Bloody Good Show: Franco Nero in DJANGO (Euro International 1966)

A solitary man is dragging a coffin through bleak, rocky terrain. He comes across a helpless female tied to posts, being whipped by a gang of banditos. A group of mercenaries, adorned in red scarves, shoot down the bandits. The group, members of ex-Confederate Major Jackson’s marauders, plan on burning the woman alive. The solitary man, watching all this, guns down her attackers with blinding speed, freeing her and offering protection. The man’s name is… DJANGO!

Any resemblance between Sergio Corbucci’s seminal 1966 Spaghetti Western and Sergio Leone’s 1964 A FISTFUL OF DOLLARS   is not strictly coincidental. Both movies are uncredited adaptations of Akira Kurosawa’s 1961 YOJIMBO, though Corbucci’s version of the tale takes more liberties and  he succeeds to out-Leone Leone with the brutal, unrelenting violence, making this a must-see film for fans of the genre.

Django takes the woman, a half-Mexican named Maria, to a desolate ghost town inhabited only by saloon proprietor Nathaniel and a brood of colorfully dressed whores. The town is considered neutral territory for two warring factions, Jackson’s KKK-like rebels and “General” Hugo Rodriguez’s band of revolutionaries. When Jackson and his men enter the tavern, we learn what Django’s been keeping in that coffin… a mitrailleuse machine gun, which he uses to obliterate most of Jackson’s gang! Soon The General and his troops ride into town, and Django, who once saved Hugo’s life, has a plan to purchase more machine guns for Hugo’s cause, by stealing the gold hidden in the Mexican Army stronghold Ft. Charriba.

Django, Hugo, and two men hide in Nathaniel’s wagon, pretending to be the whores, and pull a bloody raid, witnessed by none other than the vengeful Major Jackson. Django is now ready to take his share of the gold and move on, but Hugo is reluctant to part with either it or Django right away so, while the revolutionaries revel in their good fortune, Django re-steals the gold, loading it in his coffin. He sets up his machine gun to thwart anyone attempting to enter its location and sets to ride off, but Maria forces him to take her along. Coming to a rickety bridge, Django prepares to part ways with Maria, only to have the gold laden coffin slide into the quicksand below! Maria tries to help Django extricate himself from the quagmire and is shot down by Hugo’s men. Django is pulled from the quicksand and suffers an even worse fate, viciously beaten with a rifle butt and trampled by horses, leaving him a broken, bloody mess.

Hugo and his pistoleros ride off, only to be ambushed and slaughtered by Jackson and the Mexican Army. Django and Maria, both still alive, make it back to Nathaniel’s, and Django confesses he must kill Jackson, the man who murdered his former fiance, or none of them will get any peace. The final confrontation in the cemetery between Django, broken hands and all, and Jackson is a masterpiece of Spaghetti Western cinema.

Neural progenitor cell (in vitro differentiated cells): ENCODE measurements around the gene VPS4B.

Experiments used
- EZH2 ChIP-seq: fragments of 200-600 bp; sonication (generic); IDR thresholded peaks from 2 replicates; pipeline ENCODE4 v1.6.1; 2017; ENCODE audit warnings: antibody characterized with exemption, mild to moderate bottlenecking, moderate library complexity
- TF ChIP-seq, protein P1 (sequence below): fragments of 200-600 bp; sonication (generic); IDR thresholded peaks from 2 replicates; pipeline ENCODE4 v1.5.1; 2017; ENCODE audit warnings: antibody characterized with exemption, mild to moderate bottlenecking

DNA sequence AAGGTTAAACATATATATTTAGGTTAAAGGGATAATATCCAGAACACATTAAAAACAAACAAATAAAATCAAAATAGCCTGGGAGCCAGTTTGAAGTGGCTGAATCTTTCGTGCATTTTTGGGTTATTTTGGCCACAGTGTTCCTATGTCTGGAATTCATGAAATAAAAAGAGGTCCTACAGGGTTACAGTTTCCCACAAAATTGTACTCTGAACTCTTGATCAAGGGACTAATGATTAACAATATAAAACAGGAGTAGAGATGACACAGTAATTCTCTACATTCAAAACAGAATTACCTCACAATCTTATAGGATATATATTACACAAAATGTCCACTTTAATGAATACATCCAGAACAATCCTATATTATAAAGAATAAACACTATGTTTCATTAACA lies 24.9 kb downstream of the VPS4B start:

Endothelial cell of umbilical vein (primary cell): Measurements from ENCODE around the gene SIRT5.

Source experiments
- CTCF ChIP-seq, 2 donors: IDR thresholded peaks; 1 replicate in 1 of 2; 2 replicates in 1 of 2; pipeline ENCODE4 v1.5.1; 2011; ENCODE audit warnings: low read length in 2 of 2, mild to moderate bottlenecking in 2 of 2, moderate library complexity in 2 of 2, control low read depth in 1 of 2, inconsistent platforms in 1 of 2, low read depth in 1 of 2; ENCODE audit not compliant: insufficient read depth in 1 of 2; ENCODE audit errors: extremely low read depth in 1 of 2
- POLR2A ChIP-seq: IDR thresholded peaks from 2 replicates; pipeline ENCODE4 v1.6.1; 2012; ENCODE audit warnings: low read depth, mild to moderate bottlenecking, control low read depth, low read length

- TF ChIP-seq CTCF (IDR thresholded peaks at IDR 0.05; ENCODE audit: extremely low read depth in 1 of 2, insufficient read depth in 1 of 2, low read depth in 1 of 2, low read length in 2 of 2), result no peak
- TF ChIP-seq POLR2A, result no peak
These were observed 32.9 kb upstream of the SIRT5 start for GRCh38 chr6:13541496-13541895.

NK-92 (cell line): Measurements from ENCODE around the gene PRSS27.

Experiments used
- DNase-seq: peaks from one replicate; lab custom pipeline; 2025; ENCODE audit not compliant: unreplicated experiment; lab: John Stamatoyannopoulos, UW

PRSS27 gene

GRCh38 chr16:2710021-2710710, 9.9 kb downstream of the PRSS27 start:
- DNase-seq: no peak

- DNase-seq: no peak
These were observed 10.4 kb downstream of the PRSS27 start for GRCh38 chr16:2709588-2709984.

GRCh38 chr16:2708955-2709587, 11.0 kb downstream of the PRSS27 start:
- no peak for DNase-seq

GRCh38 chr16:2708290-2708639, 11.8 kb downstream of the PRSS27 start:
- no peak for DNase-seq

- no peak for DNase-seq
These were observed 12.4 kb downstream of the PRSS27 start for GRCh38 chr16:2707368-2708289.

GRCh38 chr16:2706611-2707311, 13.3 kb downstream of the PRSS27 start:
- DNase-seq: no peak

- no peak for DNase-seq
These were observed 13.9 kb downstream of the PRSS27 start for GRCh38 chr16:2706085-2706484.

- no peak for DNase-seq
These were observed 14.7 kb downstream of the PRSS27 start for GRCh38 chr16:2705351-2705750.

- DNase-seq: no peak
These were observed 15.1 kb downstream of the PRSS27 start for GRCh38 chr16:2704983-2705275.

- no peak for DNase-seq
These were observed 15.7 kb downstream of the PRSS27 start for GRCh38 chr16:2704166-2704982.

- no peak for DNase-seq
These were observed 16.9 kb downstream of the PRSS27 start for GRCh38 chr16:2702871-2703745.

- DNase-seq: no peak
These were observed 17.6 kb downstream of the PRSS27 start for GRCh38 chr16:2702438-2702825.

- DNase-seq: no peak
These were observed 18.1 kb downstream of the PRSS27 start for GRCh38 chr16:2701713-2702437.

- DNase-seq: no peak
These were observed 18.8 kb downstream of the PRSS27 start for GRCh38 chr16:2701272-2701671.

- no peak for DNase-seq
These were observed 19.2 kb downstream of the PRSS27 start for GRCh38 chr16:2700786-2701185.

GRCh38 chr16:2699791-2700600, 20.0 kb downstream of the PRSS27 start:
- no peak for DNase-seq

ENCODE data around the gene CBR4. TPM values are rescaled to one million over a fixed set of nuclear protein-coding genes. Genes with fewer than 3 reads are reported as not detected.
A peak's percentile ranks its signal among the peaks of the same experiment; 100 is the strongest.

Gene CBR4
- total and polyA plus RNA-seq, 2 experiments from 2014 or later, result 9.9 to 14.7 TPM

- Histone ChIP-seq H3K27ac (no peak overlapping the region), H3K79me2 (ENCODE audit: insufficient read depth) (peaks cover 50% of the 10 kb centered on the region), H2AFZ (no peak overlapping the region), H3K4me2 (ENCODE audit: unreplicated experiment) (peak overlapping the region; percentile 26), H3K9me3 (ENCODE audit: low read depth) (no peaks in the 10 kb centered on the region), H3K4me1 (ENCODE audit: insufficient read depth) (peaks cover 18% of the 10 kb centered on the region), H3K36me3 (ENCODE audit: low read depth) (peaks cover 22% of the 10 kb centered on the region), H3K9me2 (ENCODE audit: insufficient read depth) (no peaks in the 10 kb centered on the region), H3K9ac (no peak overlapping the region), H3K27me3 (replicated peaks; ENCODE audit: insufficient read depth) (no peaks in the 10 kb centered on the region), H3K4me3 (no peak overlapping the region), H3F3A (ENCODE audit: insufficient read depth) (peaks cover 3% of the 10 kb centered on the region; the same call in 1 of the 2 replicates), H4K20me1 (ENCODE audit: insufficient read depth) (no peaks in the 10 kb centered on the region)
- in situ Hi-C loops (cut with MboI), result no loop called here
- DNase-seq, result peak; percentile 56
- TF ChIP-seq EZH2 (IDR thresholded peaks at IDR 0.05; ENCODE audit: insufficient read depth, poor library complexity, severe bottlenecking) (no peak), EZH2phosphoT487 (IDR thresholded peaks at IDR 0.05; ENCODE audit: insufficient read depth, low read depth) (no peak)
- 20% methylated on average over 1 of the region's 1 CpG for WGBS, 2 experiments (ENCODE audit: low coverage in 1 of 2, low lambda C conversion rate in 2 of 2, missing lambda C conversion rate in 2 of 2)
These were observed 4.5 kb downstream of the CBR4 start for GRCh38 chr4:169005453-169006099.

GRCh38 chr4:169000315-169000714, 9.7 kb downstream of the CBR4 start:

Corbucci’s judicious use of wide-angled shots, overhead views, and close-ups, while similar to Leone, are far from derivative, and the director stakes out his own unique style, making art out of all the carnage. There are shocking scenes like the one where Hugo cuts off the ear of one of Jackson’s men and force feeds it to him, then shoots him in the back. A barroom fight between Django and one of Hugo’s men is well-staged, and capped off by Hugo plunging an axe into his own soldier’s back! The sight of Django brutally beaten and trampled is both horrifying and unforgettable. Then there’s that cemetery finale, done by Leone and Kurosawa in the previous versions, but with a distinct Corbucci twist.

Franco Nero became an international star with DJANGO, appearing in two more Corbucci  westerns (THE MERCENARY, COMPANEROS), and returned to the character in 1987’s DJANGO STRIKES AGAIN. There are over 30 “unofficial” sequels featuring Django, with actors Tomas Milian, James Philbrook, Franco Franchi (of the comedy team Franco & Ciccio), and Terence Hill all tackling the part. Mention must be made of DP Enzo Barboni’s stunning photography and the score by Luis Enrique Bacalov (who won an Oscar for 1996’s IL POSTINO), featuring a theme song by European pop star (and American ex-pat) Rocky Roberts.

The movie and character have influenced everyone from Quintin Tarantino (his DJANGO UNCHAINED even features the same theme song, and a cameo by Nero) to pro wrestler The Undertaker. DJANGO played briefly in Los Angeles in 1966 before gaining wider distribution in an edited version in 1972. The print I saw on Sony Classics was the uncut (though dubbed) original, and that’s definitely the one you want to watch. DJANGO is also available on both DVD and Blu-Ray, and if you’re into Spaghetti Westerns, rush out and buy a copy today.

 

 

9 Replies to “Bloody Good Show: Franco Nero in DJANGO (Euro International 1966)”

  1. Not only is this a must see, but a must own, I agree. It was a random Netflix selection two years ago, and I didn’t expect much, but it delivered. Great film. Under-rated, and under-appreciated.

    Liked by 1 person

  2. Not seen this one for ages! I remember it being a very cool and brutal flick. One of the best Westerns for sure. I like how Tarantino kept that amazing theme for his remake.

    Liked by 1 person

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